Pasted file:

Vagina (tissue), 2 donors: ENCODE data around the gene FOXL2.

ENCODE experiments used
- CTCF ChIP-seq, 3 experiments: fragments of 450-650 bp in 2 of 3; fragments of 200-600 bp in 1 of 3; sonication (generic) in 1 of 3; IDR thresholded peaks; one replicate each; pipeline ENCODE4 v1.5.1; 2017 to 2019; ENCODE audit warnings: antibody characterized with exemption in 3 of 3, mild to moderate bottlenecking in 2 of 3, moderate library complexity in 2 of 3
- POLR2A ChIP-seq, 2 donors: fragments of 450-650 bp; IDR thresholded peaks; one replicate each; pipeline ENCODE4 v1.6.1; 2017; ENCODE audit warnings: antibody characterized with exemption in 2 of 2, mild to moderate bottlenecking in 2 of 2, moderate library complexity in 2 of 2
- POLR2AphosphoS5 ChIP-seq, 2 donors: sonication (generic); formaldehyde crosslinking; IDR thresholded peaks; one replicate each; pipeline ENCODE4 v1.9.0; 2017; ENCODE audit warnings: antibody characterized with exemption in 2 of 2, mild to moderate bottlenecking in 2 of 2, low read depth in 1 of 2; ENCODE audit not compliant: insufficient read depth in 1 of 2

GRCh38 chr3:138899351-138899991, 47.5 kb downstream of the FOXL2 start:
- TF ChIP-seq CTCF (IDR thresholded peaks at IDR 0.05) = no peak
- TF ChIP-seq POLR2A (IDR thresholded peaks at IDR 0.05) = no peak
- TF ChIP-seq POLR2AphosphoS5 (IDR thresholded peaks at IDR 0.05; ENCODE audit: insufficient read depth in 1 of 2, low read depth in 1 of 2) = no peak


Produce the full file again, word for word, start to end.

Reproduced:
Vagina (tissue), 2 donors: ENCODE data around the gene FOXL2.

ENCODE experiments used
- CTCF ChIP-seq, 3 experiments: fragments of 450-650 bp in 2 of 3; fragments of 200-600 bp in 1 of 3; sonication (generic) in 1 of 3; IDR thresholded peaks; one replicate each; pipeline ENCODE4 v1.5.1; 2017 to 2019; ENCODE audit warnings: antibody characterized with exemption in 3 of 3, mild to moderate bottlenecking in 2 of 3, moderate library complexity in 2 of 3
- POLR2A ChIP-seq, 2 donors: fragments of 450-650 bp; IDR thresholded peaks; one replicate each; pipeline ENCODE4 v1.6.1; 2017; ENCODE audit warnings: antibody characterized with exemption in 2 of 2, mild to moderate bottlenecking in 2 of 2, moderate library complexity in 2 of 2
- POLR2AphosphoS5 ChIP-seq, 2 donors: sonication (generic); formaldehyde crosslinking; IDR thresholded peaks; one replicate each; pipeline ENCODE4 v1.9.0; 2017; ENCODE audit warnings: antibody characterized with exemption in 2 of 2, mild to moderate bottlenecking in 2 of 2, low read depth in 1 of 2; ENCODE audit not compliant: insufficient read depth in 1 of 2

GRCh38 chr3:138899351-138899991, 47.5 kb downstream of the FOXL2 start:
- TF ChIP-seq CTCF (IDR thresholded peaks at IDR 0.05) = no peak
- TF ChIP-seq POLR2A (IDR thresholded peaks at IDR 0.05) = no peak
- TF ChIP-seq POLR2AphosphoS5 (IDR thresholded peaks at IDR 0.05; ENCODE audit: insufficient read depth in 1 of 2, low read depth in 1 of 2) = no peak